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How to Evaluate the Board of Directors
Corporate Governance & CEO's Performance

Executive White Paper
By Med Jones
 International Institute of Management

How to Evaluate the Board of Directors?

The Board of Directors Scorecard

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One of the byproducts of the global financial crisis is that more attention is being directed toward the board of directors. There is a significant rise in investors’ dissatisfaction, class-action lawsuits and shareholder activism. Shareholders' complaints include issues such as excessive executive compensation, conflict of interest, lack of governance, and passive participation of the board members.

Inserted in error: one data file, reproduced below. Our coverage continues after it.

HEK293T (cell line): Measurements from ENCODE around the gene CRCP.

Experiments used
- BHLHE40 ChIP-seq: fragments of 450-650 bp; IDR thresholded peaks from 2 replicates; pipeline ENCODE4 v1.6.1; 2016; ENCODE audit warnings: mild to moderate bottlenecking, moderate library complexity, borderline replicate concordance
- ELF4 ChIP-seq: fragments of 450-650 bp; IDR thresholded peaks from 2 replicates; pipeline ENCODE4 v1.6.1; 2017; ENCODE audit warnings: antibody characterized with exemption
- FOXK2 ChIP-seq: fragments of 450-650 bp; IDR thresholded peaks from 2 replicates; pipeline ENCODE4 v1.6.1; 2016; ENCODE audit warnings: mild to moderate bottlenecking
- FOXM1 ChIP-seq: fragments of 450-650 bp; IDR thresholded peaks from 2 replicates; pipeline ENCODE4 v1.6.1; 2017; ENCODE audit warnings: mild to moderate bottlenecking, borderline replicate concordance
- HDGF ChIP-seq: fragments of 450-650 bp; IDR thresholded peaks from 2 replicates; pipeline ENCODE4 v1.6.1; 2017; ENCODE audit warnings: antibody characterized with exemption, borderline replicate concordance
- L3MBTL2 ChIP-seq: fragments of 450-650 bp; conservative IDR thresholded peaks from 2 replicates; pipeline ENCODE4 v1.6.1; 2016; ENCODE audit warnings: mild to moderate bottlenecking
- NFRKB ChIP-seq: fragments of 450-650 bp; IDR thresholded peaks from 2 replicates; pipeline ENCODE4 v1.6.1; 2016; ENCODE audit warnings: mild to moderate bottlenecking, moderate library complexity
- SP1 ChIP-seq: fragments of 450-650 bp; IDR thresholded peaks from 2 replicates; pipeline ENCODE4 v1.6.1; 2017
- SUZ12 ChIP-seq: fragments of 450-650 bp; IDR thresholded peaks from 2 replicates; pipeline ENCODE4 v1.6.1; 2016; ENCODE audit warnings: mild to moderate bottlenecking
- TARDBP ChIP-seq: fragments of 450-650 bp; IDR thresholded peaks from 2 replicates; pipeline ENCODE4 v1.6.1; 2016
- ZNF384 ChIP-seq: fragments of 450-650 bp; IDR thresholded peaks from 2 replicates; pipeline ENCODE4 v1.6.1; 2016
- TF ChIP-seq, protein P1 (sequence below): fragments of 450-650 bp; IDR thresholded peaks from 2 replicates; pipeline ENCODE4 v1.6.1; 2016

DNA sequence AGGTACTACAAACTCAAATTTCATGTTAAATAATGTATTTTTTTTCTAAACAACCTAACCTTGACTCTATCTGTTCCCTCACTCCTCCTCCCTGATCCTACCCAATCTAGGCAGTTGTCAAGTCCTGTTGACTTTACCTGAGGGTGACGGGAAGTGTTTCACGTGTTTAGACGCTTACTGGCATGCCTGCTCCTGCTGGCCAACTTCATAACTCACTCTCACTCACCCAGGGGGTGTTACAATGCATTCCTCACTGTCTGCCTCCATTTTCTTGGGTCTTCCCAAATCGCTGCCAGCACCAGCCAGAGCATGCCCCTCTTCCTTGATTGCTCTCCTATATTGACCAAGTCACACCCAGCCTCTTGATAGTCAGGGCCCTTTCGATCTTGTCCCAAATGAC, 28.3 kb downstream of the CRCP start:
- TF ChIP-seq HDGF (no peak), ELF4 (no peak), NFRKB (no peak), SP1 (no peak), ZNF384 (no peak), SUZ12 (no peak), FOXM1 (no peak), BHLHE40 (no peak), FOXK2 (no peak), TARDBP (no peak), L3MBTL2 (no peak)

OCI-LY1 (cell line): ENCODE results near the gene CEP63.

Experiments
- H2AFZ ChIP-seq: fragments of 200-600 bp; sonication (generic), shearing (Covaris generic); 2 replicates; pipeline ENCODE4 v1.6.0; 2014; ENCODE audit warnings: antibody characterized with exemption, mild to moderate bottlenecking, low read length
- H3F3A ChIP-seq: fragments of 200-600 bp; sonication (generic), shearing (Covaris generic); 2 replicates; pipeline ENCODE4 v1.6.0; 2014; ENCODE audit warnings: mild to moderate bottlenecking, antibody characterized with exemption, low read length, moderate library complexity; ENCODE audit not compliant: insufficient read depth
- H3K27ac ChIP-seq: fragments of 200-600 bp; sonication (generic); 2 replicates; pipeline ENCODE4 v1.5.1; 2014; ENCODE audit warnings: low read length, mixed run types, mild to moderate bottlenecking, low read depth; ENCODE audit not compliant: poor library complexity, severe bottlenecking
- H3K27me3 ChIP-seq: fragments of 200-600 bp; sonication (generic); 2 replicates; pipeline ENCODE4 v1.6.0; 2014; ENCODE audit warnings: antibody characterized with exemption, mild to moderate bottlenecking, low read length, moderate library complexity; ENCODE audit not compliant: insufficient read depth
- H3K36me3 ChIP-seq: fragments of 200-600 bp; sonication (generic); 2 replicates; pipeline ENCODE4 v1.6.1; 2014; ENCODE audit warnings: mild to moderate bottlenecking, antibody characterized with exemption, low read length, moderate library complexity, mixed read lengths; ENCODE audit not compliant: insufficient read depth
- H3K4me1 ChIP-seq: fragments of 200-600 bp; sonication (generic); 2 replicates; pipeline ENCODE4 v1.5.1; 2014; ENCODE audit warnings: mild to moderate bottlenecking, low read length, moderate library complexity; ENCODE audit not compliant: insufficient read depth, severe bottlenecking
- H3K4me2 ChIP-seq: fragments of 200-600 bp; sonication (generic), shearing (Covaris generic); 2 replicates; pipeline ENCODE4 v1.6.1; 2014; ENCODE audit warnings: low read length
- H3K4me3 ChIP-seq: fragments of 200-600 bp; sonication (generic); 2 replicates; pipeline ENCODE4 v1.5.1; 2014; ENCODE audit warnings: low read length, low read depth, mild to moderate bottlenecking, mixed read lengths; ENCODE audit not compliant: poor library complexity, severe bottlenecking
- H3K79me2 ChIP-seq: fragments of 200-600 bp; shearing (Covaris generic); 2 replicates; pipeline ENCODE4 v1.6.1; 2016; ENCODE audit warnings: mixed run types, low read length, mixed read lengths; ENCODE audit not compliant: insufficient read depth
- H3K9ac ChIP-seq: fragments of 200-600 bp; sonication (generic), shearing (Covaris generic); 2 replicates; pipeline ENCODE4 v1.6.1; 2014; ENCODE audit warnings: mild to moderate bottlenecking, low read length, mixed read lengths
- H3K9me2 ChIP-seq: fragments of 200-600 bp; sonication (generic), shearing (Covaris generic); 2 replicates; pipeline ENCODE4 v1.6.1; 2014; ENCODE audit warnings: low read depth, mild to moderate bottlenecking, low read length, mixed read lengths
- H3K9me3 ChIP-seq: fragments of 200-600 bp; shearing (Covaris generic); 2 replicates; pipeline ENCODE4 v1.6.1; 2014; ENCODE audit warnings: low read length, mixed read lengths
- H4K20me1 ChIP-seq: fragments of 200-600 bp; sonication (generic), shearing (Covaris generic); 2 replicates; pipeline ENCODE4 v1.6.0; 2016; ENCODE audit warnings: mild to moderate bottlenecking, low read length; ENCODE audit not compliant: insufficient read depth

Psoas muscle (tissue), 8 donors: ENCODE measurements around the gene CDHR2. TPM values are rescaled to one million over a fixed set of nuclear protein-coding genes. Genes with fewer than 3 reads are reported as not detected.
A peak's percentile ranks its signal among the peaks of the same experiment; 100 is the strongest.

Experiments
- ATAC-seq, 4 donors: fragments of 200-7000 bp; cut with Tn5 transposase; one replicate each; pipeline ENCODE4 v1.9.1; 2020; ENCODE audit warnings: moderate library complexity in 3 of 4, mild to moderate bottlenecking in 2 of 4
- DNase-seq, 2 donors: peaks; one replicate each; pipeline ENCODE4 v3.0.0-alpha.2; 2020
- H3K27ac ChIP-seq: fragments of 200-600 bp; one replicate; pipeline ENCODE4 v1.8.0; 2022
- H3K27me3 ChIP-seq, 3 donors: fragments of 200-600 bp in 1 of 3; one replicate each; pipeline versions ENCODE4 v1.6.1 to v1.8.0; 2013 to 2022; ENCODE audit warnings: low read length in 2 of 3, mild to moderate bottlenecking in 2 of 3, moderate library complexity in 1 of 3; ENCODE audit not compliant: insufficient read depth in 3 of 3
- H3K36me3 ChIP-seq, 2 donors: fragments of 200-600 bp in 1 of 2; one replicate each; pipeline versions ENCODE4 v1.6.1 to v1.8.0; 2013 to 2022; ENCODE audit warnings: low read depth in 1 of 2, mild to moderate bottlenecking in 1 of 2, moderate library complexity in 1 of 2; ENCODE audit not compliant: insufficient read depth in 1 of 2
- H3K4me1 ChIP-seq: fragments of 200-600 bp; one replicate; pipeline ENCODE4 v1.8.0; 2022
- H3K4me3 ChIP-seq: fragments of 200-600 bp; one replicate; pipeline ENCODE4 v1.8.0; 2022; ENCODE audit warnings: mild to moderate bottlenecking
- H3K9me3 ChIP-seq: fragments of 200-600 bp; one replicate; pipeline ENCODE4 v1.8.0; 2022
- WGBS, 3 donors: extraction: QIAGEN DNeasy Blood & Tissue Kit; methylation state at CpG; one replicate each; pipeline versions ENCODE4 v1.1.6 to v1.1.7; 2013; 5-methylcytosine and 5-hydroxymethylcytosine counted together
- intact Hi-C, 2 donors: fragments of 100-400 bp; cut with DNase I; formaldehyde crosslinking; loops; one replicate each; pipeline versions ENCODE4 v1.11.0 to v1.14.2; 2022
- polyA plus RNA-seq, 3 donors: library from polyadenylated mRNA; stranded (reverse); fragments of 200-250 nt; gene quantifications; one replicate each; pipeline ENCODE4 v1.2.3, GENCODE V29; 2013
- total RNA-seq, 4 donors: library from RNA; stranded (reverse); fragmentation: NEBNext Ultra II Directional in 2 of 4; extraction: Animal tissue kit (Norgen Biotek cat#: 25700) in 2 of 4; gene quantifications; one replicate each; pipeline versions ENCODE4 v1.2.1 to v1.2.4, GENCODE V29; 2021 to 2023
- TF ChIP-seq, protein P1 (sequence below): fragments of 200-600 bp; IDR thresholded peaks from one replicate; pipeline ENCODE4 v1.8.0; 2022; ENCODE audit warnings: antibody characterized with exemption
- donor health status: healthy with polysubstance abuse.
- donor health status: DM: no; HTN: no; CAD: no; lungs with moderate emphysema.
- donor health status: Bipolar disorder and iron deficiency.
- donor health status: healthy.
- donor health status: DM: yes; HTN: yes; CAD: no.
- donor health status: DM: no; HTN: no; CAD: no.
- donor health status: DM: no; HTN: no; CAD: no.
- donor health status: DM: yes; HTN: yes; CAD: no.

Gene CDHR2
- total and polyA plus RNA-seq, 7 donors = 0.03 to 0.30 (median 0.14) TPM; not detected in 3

President Barack Obama's reform of financial regulations brings more focus to  prompt corrective actions by federal banking agencies including one or more of the following:

  • Improving management

  • Ordering a new election for the institution’s board of directors; and/or

  • Dismissing directors or senior executive officers.

While the target of the new regulations is on the financial sector, the influence of such regulation will also impact publically traded companies.